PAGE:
Yudhoyono on verge of making poll history
Sydney Morning Herald
Thursday July 9, 2009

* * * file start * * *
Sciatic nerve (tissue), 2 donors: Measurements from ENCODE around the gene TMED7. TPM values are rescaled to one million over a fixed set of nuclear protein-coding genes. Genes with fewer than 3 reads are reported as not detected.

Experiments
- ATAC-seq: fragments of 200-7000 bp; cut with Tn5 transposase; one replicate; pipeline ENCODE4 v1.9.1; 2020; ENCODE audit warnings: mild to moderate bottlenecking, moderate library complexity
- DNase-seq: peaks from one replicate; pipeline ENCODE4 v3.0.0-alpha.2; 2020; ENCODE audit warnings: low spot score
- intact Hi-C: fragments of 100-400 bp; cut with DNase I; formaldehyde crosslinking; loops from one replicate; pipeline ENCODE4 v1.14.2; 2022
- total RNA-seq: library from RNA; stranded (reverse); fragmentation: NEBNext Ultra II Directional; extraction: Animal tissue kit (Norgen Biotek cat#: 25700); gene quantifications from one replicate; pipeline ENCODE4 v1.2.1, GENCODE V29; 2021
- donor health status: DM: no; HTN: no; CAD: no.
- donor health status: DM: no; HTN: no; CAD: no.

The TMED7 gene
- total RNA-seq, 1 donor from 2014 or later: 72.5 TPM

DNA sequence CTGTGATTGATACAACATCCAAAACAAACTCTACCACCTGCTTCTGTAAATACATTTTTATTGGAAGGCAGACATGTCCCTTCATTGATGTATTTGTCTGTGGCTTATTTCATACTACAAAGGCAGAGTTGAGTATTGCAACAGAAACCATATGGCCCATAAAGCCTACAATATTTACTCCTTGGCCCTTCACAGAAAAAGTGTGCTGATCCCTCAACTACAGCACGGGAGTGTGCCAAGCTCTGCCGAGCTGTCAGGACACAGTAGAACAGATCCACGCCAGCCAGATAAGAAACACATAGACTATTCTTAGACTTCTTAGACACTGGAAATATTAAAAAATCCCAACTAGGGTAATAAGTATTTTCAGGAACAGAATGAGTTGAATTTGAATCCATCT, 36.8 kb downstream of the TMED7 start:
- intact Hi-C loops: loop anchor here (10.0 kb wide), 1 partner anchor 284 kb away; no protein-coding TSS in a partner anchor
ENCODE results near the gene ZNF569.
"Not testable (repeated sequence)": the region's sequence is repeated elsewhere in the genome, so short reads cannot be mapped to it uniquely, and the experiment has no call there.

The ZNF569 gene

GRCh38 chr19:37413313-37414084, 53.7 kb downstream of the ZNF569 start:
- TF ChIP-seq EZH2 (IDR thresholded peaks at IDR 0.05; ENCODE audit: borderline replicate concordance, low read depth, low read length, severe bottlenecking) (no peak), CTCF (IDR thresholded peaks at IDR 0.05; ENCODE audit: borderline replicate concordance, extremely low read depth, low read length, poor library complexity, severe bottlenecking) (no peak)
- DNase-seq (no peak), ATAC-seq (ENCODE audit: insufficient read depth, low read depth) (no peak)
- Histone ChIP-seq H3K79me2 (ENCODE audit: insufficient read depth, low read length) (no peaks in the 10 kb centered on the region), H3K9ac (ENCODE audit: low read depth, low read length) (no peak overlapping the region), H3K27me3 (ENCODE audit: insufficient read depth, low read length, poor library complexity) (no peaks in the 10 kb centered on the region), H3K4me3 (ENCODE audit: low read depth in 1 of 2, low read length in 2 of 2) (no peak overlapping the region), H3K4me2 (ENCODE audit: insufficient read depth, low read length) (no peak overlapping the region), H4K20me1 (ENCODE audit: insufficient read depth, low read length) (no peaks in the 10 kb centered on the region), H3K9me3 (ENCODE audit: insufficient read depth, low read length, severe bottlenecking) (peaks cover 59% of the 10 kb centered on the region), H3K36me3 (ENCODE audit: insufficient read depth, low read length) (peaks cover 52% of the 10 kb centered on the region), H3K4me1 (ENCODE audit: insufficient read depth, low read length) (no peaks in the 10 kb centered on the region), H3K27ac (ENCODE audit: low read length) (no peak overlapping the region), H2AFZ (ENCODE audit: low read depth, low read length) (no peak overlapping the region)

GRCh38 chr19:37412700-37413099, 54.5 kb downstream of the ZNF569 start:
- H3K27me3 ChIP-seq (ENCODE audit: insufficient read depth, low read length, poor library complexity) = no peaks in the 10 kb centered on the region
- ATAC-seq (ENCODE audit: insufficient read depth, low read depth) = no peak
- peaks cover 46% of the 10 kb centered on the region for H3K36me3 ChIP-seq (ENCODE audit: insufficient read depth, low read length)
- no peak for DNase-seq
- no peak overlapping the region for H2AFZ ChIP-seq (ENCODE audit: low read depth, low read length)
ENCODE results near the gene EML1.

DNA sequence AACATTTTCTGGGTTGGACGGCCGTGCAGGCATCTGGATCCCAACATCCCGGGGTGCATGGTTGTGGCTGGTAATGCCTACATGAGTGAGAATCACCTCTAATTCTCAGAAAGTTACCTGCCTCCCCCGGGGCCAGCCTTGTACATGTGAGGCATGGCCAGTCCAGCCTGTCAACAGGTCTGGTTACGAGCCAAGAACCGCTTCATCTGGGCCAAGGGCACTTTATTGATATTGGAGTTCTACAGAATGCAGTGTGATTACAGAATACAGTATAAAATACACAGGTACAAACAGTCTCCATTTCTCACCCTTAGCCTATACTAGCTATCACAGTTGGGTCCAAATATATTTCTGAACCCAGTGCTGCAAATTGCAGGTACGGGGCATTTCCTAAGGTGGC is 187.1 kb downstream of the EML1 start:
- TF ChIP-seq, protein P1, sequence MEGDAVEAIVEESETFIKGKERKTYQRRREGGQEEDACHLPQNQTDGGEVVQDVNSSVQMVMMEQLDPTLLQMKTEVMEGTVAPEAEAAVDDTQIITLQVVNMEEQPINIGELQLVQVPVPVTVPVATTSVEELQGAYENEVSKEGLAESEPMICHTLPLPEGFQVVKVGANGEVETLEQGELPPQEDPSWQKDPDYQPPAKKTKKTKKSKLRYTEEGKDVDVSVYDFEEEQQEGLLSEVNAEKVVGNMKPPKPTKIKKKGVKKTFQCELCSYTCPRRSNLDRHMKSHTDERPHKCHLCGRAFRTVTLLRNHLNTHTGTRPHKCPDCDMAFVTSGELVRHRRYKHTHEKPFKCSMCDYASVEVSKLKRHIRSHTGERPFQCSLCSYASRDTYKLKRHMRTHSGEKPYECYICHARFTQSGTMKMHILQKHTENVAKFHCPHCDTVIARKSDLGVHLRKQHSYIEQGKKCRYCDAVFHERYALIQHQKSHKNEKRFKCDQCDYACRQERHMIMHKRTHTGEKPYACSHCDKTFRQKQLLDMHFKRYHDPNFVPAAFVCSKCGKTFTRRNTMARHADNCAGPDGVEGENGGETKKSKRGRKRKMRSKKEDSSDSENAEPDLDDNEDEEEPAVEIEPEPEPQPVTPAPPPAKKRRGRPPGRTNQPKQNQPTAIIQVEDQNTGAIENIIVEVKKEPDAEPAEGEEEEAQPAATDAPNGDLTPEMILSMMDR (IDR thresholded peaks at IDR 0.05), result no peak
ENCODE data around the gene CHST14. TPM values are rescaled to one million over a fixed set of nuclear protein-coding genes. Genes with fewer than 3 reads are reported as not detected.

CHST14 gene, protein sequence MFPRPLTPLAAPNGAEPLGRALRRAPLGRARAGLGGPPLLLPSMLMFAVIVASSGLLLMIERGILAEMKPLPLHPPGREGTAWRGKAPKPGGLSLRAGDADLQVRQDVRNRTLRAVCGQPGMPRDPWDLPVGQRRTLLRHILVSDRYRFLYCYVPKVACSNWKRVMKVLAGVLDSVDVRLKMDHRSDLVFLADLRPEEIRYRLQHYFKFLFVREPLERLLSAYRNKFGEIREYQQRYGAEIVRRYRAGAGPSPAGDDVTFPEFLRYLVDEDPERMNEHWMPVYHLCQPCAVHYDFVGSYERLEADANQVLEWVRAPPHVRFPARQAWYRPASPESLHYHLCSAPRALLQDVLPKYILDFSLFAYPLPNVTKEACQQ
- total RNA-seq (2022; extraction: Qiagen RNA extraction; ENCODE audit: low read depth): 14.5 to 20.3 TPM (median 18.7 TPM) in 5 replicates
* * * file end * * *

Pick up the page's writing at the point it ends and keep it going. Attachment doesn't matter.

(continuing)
PRESIDENT Susilo Bambang Yudhoyono was on course for a thumping victory in Indonesia's presidential elections yesterday as voters overwhelmingly endorsed another five years of his steady, reformist policies.Across the Indonesian archipelago, exit polls and "quick counts" showed voters heavily backed Dr Yudhoyono, the first time they have re-elected a leader since the emergence of democracy 11 years ago.In the troubled region of Papua, he won more than 70 per cent of votes. In Aceh, where a long-running civil war ended in 2005, support for the president and his running mate, the former central banker Boediono, was more than 90 per cent.Densely populated Java also swung emphatically behind the leader. The quick counts showed Dr Yudhoyono secured 60 per cent of votes, compared to 27 per cent for Megawati Soekarnoputri and 13 per cent for Jusuf Kalla.If confirmed, the count will be enough for Dr Yudhoyono to win in one round. To do so, he needs 50 per cent of the vote, plus support of 20 per cent of voters in at least 17 of the 34 provinces.Dr Yudhoyono greeted ecstatic supporters late yesterday and said the results "thank God, show the success of my friends in the struggle".He did not claim victory, however, saying "we will just wait until the Election Commission completes its counting". However, quick counts have been accurate in the past, including in April's legislative elections.In Kampung Bali, a poor central Jakarta neighbourhood nestled behind glittering five-star hotels and shopping malls, most people the Herald spoke to said they had voted for Dr Yudhoyono, universally known as SBY."SBY is honest and a man with dignity," said Muhammad Isa, 26, clutching his young daughter at a makeshift polling station."I like everything he did, especially corruption eradication. Besides, it is easier for me to borrow money to start a little business of my own. I sell hand-phone vouchers and make motorcycle repairs."While the global financial crisis has battered its neighbours, Indonesia's economy has been largely unscathed.Falling petrol prices, rising incomes and cash handouts to the poor have underpinned a surge in consumer sentiment, which is at a four-year high.Further evidence of the optimism that has swept Dr Yudhoyono to an apparent victory is the 50 per cent rise in share prices this year and the fortunes of the rupiah, which is Asia's best performing currency.It's a far cry from Indonesia's blood-soaked introduction to democracy when Soeharto was ousted in the wake of the Asian financial crisis that hit Indonesia harder than any other country.The election was also a resounding rejection of Prabowo Subianto and Wiranto, retired generals from the Soeharto era accused of serious human rights violations. They were the respective running mates of Mrs Soekarnoputri and Mr Kalla.By re-electing Dr Yudhoyono, Indonesians have shown they believe the democratic system can deliver a leader who adequately addresses their needs and aspirations.Dr Marcus Mietzner, of the Australian National University's faculty of Asian studies, said this should help entrench the fledgling democracy. "This is the first time Indonesians have re-elected a president under democratic circumstances."